[Mono-devel-list] Performance w/ boxing

Jonathan Gilbert 2a5gjx302 at sneakemail.com
Sat Feb 21 15:10:45 EST 2004

At 09:24 PM 20/02/2004 -0500, you wrote:
>On Fri, 2004-02-20 at 17:33, Jonathan Gilbert wrote:
>> This isn't quite right. An 'out' parameter is in fact uninitialized and
>> does not carry any value at all.
>Not quite.  The value to which the parameter refers to is (can be)
>uninitialized.  The parameter itself is initialized to a well-known
>> A 'ref' parameter must not be
>> uninitialized in the calling context when it is passed to the function, but
>> it may be initialized to 'null'.
>See above.  I'm referring to the pointer itself, not what the pointer
>refers to.  The pointer *cannot* be null in C#, but what the pointer
>refers to certainly can be null.

We are talking at different reference levels here :-) I am in fact very
familiar with C++ and have written several simple compilers, some of which
include support for arbitrary reference levels, just as C/C++ allow
arbitrary numbers of '*' in a pointer type. Yes, it is true that you
cannot, in C#, pass a reference which would result in a null pointer in the
underlying implementation :-)

>> An 'object' can be checked for a boxed value type with the 'is' operator.
>> However, it isn't possible to restrict the type of the object that may be
>> boxed for a given call, not in C# or CIL, because it's impossible to tell
>> what an 'object' reference variable will refer to at compile time. 
>Indeed, but CIL does permit you to say "this is a managed pointer to
><some type/>, which could be null".  For example, managed C++ permits
>you to pass a boxed int directly to a function, and have the function
>accept a boxed int.
>What actually happens in Managed C++ is that you can get a managed
>pointer *into* a boxed int.  Syntax is similar to (from memory):
>	void Foo (int __gc* n);
>	int n = 42;
>	System::Object __gc* o = &n;
>	// this might need a different cast syntax; i can't remember
>	int __gc* pn = (int __gc*) o;
>	Foo (pn);
>The neat thing is that Managed C++ allows you to refer to the the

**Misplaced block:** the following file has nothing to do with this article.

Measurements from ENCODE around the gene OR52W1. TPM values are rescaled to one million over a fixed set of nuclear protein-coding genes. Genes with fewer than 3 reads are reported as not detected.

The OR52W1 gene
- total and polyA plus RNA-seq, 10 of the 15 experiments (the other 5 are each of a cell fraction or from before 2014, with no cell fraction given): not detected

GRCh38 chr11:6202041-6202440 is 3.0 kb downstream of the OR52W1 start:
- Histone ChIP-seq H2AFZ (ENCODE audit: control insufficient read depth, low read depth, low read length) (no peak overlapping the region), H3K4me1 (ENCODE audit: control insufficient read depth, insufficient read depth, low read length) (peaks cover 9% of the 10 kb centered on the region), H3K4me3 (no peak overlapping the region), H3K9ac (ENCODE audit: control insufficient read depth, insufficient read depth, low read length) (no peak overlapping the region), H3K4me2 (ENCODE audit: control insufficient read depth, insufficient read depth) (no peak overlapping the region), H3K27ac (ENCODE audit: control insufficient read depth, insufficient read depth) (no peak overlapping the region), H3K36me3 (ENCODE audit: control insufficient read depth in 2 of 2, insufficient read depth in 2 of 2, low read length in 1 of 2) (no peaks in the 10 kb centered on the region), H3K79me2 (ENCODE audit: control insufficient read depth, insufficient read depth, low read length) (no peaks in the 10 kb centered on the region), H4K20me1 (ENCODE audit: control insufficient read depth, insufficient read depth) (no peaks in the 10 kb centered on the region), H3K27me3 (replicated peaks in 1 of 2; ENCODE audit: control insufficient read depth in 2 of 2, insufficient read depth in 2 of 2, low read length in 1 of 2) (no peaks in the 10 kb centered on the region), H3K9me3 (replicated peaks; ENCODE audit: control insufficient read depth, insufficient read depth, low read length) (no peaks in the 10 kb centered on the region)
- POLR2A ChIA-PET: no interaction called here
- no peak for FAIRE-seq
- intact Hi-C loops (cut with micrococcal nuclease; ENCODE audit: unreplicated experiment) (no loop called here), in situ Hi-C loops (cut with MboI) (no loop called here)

>integer *inside* the boxed integer, allowing cool things like that.  CIL
>permits it as well, but C# has no syntax to expose the functionality.
True, but this is still different from having a function which receives an
object reference that can only be a boxed int. The function in this case is
simply receiving a pointer to the integer value.

>> That
>> said, the function can always complain at runtime, which is about as good
>> as it gets.
>Indeed.  For C#.

Well, that, or explicit boxing as I mentioned. The design that I presented
was aimed to solve the "can be null" problem, and you no doubt read Joshua
Tauberer's post which further addresses the performance issue.

Joshua Tauberer's struct, being a value type, is effectively no different
from using a separate 'bool' parameter to indicate whether the variable is
present, except that it wraps it up nicely into a single parameter.

void Foo(int value, bool value_is_actually_present)
  if (!value_is_actually_present) { ...}
  else { ... }

Of course, this is rather ugly. However, when there are a number of
integers, it can become useful to use a bitmapped flags parameter. Some
Win32 APIs work this way; the flags specify which parameters are actually
given meaningful values, and the information passed for other parameters is

enum HasValue
  value1 = 1, value2 = 2, value3 = 4, value4 = 8,

void Foo(int value1, int value2, int value3, int value4, HasValue flags)
  if ((flags & HasValue.value1) == 0) { ... }
  else { ... }
  if ((flags & HasValue.value2) == 0) { ... }
  else { ... }
  /* etc. */


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